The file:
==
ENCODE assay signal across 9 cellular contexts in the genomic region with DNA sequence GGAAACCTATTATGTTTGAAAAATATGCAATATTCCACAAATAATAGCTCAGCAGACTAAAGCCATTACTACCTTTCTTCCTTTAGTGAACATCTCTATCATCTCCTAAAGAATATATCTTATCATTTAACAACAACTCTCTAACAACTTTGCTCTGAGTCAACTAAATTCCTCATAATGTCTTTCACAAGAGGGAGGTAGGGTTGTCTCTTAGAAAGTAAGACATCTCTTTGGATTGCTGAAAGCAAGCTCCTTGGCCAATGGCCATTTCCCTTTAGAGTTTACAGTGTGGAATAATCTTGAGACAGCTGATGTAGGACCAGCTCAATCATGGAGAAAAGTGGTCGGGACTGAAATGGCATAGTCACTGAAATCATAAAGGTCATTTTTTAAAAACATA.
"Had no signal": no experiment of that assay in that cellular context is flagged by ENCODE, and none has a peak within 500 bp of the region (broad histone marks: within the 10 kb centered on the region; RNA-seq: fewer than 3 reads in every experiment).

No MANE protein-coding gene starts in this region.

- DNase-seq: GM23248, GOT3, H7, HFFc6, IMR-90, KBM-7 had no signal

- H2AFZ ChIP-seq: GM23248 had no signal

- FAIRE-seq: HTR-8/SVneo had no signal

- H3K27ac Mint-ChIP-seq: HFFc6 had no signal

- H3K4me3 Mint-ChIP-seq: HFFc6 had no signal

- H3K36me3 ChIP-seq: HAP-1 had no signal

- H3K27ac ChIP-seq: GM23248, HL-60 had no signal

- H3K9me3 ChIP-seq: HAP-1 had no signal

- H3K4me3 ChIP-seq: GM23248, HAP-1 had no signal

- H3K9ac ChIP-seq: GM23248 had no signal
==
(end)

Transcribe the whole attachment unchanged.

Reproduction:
ENCODE assay signal across 9 cellular contexts in the genomic region with DNA sequence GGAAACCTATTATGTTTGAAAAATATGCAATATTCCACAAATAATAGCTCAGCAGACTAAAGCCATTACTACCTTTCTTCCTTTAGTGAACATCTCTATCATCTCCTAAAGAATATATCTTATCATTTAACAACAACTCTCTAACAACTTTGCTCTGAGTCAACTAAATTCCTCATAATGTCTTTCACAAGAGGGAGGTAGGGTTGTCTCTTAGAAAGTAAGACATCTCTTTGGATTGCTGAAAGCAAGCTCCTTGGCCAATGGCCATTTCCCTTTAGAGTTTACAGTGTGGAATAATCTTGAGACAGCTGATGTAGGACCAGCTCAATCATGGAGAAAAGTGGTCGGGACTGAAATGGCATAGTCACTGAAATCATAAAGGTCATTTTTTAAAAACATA.
"Had no signal": no experiment of that assay in that cellular context is flagged by ENCODE, and none has a peak within 500 bp of the region (broad histone marks: within the 10 kb centered on the region; RNA-seq: fewer than 3 reads in every experiment).

No MANE protein-coding gene starts in this region.

- DNase-seq: GM23248, GOT3, H7, HFFc6, IMR-90, KBM-7 had no signal

- H2AFZ ChIP-seq: GM23248 had no signal

- FAIRE-seq: HTR-8/SVneo had no signal

- H3K27ac Mint-ChIP-seq: HFFc6 had no signal

- H3K4me3 Mint-ChIP-seq: HFFc6 had no signal

- H3K36me3 ChIP-seq: HAP-1 had no signal

- H3K27ac ChIP-seq: GM23248, HL-60 had no signal

- H3K9me3 ChIP-seq: HAP-1 had no signal

- H3K4me3 ChIP-seq: GM23248, HAP-1 had no signal

- H3K9ac ChIP-seq: GM23248 had no signal